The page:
You’ve written some stories, maybe even published a book or two. You dream of being a successful author. But how much do you want it? What does it take to be a writer?
A while back, I got a lecture from my mentor. He suggested I watch a couple episodes of The Voice, paying special attention to what it could teach me about my career as a writer. I got a surprising amount of inspiration from a single episode of the show and I wrote an article about my observations, but I didn’t address the main reason he asked me to watch the show.
I’m doing that now.
The performers on The Voice didn’t wake up one day, decide to be singers, and instantly show up on the program. Each one put in years of hard work and preparation. I wrote down this quote from one of them:
“These coaches represent incredible talent, hard work, everything I aspire to. I’ve put in 10,000 hours of work, singing and performing, preparing for this opportunity.”
Success in any avenue doesn’t come served up on a silver platter. It has a cost attached, and understanding what that cost is makes it easier to keep on paying when the going gets tough.
What it Takes to Be a Writer
In one of the episodes I watched, a woman came on the show after canceling eight years previous. She’d worked and prepared for the opportunity but just before the time came, she found out her son had leukemia and he became her first priority.
She postponed her dream so she could devote herself to her son during that time, and he recovered. Eight years later, after more hard work and preparation, she was back. All four chairs turned when she sang, and it was a glorious moment. She paid the price to get there.
The lesson my mentor wanted me to learn from the show is about what artists are willing to do to achieve their dream. The price is figured a bit differently for each of us, but there are some common costs you can expect to encounter on your writer’s road.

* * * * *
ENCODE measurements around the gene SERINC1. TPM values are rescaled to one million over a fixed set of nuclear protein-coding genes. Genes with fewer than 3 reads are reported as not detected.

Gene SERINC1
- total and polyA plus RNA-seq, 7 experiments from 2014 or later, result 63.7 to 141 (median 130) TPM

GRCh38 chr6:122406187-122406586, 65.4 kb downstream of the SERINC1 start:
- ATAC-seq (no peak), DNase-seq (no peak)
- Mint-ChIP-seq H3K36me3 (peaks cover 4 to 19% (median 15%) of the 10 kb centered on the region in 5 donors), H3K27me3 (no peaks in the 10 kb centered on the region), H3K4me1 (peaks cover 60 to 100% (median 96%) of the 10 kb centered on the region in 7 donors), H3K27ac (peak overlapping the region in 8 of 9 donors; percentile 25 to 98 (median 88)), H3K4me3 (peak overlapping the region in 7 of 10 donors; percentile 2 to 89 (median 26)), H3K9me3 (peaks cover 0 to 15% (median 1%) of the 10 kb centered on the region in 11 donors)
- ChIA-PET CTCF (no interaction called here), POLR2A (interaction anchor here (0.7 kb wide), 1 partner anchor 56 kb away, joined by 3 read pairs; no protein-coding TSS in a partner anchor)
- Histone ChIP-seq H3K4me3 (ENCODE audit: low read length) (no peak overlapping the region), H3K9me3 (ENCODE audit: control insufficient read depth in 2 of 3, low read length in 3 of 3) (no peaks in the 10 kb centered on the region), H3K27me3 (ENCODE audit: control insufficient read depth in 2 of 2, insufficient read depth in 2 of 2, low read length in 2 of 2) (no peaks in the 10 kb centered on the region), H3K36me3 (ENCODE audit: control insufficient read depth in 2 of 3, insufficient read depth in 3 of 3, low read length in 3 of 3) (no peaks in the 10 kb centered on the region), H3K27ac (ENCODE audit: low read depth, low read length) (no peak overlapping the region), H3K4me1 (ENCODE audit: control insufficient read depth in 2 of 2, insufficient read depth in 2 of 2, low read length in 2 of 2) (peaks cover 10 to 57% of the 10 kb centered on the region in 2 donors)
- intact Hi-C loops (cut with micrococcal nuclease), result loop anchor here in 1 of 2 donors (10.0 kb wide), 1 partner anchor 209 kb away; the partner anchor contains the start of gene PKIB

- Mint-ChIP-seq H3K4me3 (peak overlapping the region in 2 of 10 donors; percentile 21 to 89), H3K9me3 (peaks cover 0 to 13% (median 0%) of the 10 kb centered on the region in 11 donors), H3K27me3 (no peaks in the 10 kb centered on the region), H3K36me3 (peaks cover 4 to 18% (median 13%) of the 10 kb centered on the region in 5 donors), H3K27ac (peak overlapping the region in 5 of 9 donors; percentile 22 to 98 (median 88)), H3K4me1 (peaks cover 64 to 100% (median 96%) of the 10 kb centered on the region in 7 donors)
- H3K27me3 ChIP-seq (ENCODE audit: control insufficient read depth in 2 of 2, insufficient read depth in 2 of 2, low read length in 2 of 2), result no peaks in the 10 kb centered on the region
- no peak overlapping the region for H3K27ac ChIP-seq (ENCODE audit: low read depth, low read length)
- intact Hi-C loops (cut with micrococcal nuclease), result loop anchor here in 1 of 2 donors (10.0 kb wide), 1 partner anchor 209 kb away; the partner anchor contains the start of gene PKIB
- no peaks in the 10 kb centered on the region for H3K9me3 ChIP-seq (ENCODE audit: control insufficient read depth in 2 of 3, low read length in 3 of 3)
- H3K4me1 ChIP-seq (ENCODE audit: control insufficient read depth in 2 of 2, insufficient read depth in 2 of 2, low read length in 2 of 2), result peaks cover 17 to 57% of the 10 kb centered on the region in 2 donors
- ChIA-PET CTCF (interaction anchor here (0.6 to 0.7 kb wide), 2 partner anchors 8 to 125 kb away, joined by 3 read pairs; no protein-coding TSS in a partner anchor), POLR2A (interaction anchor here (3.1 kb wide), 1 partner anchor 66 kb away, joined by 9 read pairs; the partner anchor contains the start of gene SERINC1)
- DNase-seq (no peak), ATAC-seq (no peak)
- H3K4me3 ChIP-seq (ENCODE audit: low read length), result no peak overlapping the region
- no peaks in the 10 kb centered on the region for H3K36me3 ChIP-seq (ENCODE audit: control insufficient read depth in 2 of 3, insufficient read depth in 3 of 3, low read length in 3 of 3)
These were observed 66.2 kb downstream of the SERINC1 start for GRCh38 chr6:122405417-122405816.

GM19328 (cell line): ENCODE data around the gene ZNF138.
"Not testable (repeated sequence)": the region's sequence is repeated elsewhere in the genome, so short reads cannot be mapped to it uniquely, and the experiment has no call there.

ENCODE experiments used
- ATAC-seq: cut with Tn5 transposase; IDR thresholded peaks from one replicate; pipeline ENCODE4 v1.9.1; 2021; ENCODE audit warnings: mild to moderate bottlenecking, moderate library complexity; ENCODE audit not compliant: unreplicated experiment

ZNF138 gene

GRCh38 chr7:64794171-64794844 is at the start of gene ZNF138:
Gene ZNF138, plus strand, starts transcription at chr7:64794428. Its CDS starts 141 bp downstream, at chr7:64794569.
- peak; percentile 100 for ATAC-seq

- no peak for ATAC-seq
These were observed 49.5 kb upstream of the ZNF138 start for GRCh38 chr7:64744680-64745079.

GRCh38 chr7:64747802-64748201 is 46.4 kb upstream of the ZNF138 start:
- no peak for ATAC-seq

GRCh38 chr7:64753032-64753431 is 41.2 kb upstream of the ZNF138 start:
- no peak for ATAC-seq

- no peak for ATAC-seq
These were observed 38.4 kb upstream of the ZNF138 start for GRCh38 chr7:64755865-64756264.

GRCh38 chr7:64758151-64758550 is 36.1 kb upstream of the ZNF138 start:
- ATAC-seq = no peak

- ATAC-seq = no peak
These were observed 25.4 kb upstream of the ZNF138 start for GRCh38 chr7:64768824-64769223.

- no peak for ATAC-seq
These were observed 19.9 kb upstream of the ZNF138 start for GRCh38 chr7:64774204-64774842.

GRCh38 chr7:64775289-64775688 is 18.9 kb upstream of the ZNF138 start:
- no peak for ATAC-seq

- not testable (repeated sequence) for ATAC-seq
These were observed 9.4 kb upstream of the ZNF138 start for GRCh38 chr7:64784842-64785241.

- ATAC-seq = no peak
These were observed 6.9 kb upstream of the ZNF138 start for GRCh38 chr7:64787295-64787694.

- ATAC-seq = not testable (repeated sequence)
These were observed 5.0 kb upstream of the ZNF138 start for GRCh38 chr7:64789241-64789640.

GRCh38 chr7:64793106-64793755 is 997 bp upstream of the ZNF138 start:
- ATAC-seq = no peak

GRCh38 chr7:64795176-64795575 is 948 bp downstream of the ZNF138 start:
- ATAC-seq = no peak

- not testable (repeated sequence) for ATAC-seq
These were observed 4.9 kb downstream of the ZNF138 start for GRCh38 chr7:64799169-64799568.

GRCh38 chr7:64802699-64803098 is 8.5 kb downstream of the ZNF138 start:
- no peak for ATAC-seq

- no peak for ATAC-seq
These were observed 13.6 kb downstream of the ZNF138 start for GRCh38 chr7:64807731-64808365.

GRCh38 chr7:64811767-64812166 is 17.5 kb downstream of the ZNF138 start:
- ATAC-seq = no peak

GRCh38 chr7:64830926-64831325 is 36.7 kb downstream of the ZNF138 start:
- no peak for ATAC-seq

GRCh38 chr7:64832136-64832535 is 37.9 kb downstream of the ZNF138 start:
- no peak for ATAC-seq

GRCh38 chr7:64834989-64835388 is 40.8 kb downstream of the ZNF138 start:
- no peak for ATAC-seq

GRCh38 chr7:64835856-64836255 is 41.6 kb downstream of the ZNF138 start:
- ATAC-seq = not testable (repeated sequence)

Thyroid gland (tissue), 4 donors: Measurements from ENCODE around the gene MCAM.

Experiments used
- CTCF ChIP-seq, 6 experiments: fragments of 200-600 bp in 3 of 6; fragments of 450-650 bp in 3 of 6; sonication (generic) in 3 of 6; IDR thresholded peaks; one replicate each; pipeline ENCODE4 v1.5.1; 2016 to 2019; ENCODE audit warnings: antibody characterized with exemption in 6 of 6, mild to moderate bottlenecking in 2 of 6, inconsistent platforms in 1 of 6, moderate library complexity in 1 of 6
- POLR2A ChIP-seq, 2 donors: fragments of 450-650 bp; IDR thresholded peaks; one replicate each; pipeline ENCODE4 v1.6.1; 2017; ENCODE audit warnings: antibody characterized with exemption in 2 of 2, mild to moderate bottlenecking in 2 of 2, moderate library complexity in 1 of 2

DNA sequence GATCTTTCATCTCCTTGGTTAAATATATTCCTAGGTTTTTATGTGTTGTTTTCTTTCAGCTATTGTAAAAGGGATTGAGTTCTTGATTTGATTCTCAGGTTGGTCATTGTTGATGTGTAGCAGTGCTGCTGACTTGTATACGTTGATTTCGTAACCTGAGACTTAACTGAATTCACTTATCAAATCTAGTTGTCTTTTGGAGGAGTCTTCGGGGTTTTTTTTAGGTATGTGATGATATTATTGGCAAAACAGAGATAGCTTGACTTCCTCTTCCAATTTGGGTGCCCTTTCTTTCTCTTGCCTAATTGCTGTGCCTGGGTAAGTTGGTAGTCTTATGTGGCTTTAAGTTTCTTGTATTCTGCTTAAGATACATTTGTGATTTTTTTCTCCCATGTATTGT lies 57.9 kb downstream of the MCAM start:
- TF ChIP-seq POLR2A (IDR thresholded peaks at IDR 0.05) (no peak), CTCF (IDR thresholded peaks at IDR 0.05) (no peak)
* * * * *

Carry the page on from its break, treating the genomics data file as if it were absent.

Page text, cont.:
4 Things it Takes to Be a Writer
What challenges will you face? What price will you need to pay in the pursuit of your craft and career? Here are four things it takes to be a writer.
1. The price of resilience
You need to be willing to get up after each rejection—and there will be a lot. Accept that as part of the cost and move on. Every artist who’s reached success passed down the path of rejection to get there, so don’t let it stop you. In fact, you can get value out of rejection by using it to guide you in improving future efforts.
2. The price of practice
You need to have a driving desire to continue learning and honing your craft, as well as educating yourself about the business side of being an author. This can be expensive in terms of time, money, and sheer hard work. But it’s an essential price you have to be willing to pay.
3. The price of priority
You have to be willing to put writing first or at least very high on your priority list. It needs to be what you want to do all the time. You need to need to tell stories.
If you don’t feel that primal need, there’s nothing wrong with just enjoying writing as a pastime. To succeed as a professional writer, though, you must be driven to write, and the mass of that driving force should be because you find it fun and fulfilling.
4. The price of passion
As much as you try to spare them, your family will partially pay for your obsession along with you. You will necessarily have to make sacrifices that will affect them.
Make sure you celebrate your successes with them and communicate your desires clearly. Train them to help you keep your goals, and someday you will all enjoy the fruits of your labors. They’re a crucial part of the team that will support you as you pursue your writing, so it’s worth it to get them on board!
Set your mind for success
Paying the price means having a working writer’s mindset, knowing what the costs are and being willing to shell out. If you’re mentally prepared when these various bills come due, you’ll be able and ready to pay and closer to reaping the rewards.
Don’t expect to find short cuts or a fast, easy ride. Commit to the long haul and enjoy the journey. Joanna Penn of The Creative Penn likes to gauge her progress in terms of Olympiads—four year periods. If you move forward, consistently paying the price, when you look back over the last four years, you’ll be amazed at what you’ve achieved.
And looking forward over the next four years will be an exciting and motivating prospect.
What challenges have you faced on your way to becoming a writer, and how have you overcome them? Tell us about it in the comments.
Today’s practice is a writing prompt. A student is in a class she’s passionate about, but her teacher gives her harsh feedback. How does she respond? Does she give up, or does she keep going, determined to prove the teacher wrong?